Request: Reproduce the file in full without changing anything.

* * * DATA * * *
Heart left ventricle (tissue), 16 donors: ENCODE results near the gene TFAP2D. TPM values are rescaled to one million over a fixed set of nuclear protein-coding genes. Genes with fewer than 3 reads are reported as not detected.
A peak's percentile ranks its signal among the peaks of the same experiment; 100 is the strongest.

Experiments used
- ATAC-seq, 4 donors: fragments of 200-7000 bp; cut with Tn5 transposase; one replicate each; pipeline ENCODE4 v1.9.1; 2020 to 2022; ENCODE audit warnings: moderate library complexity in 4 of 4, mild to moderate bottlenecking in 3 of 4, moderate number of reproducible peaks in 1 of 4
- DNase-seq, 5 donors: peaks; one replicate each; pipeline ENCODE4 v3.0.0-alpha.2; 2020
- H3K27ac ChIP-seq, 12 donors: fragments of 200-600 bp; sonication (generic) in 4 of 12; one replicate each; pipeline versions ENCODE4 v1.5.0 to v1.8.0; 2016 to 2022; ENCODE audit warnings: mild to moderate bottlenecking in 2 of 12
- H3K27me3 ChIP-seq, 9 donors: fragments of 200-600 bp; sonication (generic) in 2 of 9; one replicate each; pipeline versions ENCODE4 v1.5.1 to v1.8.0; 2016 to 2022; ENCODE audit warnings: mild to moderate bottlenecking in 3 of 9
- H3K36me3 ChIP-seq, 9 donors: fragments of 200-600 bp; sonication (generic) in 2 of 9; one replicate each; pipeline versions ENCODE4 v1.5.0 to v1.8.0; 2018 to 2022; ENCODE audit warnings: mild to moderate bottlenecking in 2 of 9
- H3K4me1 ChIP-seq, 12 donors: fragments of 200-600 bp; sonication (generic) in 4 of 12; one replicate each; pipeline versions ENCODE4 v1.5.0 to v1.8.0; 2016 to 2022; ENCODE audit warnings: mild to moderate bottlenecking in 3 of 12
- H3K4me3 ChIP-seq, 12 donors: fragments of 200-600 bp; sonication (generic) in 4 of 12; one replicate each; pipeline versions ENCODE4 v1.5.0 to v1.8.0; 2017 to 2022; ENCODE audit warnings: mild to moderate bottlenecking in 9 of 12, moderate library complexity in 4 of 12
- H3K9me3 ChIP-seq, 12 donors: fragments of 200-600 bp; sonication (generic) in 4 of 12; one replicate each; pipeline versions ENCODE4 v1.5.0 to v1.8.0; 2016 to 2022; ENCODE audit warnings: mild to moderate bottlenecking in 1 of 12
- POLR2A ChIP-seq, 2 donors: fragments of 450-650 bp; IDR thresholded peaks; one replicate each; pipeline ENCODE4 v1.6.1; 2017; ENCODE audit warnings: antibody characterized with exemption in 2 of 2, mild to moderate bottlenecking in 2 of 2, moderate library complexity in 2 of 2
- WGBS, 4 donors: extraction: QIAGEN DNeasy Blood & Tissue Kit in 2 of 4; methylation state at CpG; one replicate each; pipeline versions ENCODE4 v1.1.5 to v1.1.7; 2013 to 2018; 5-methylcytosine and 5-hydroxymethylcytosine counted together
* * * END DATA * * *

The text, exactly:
Heart left ventricle (tissue), 16 donors: ENCODE results near the gene TFAP2D. TPM values are rescaled to one million over a fixed set of nuclear protein-coding genes. Genes with fewer than 3 reads are reported as not detected.
A peak's percentile ranks its signal among the peaks of the same experiment; 100 is the strongest.

Experiments used
- ATAC-seq, 4 donors: fragments of 200-7000 bp; cut with Tn5 transposase; one replicate each; pipeline ENCODE4 v1.9.1; 2020 to 2022; ENCODE audit warnings: moderate library complexity in 4 of 4, mild to moderate bottlenecking in 3 of 4, moderate number of reproducible peaks in 1 of 4
- DNase-seq, 5 donors: peaks; one replicate each; pipeline ENCODE4 v3.0.0-alpha.2; 2020
- H3K27ac ChIP-seq, 12 donors: fragments of 200-600 bp; sonication (generic) in 4 of 12; one replicate each; pipeline versions ENCODE4 v1.5.0 to v1.8.0; 2016 to 2022; ENCODE audit warnings: mild to moderate bottlenecking in 2 of 12
- H3K27me3 ChIP-seq, 9 donors: fragments of 200-600 bp; sonication (generic) in 2 of 9; one replicate each; pipeline versions ENCODE4 v1.5.1 to v1.8.0; 2016 to 2022; ENCODE audit warnings: mild to moderate bottlenecking in 3 of 9
- H3K36me3 ChIP-seq, 9 donors: fragments of 200-600 bp; sonication (generic) in 2 of 9; one replicate each; pipeline versions ENCODE4 v1.5.0 to v1.8.0; 2018 to 2022; ENCODE audit warnings: mild to moderate bottlenecking in 2 of 9
- H3K4me1 ChIP-seq, 12 donors: fragments of 200-600 bp; sonication (generic) in 4 of 12; one replicate each; pipeline versions ENCODE4 v1.5.0 to v1.8.0; 2016 to 2022; ENCODE audit warnings: mild to moderate bottlenecking in 3 of 12
- H3K4me3 ChIP-seq, 12 donors: fragments of 200-600 bp; sonication (generic) in 4 of 12; one replicate each; pipeline versions ENCODE4 v1.5.0 to v1.8.0; 2017 to 2022; ENCODE audit warnings: mild to moderate bottlenecking in 9 of 12, moderate library complexity in 4 of 12
- H3K9me3 ChIP-seq, 12 donors: fragments of 200-600 bp; sonication (generic) in 4 of 12; one replicate each; pipeline versions ENCODE4 v1.5.0 to v1.8.0; 2016 to 2022; ENCODE audit warnings: mild to moderate bottlenecking in 1 of 12
- POLR2A ChIP-seq, 2 donors: fragments of 450-650 bp; IDR thresholded peaks; one replicate each; pipeline ENCODE4 v1.6.1; 2017; ENCODE audit warnings: antibody characterized with exemption in 2 of 2, mild to moderate bottlenecking in 2 of 2, moderate library complexity in 2 of 2
- WGBS, 4 donors: extraction: QIAGEN DNeasy Blood & Tissue Kit in 2 of 4; methylation state at CpG; one replicate each; pipeline versions ENCODE4 v1.1.5 to v1.1.7; 2013 to 2018; 5-methylcytosine and 5-hydroxymethylcytosine counted together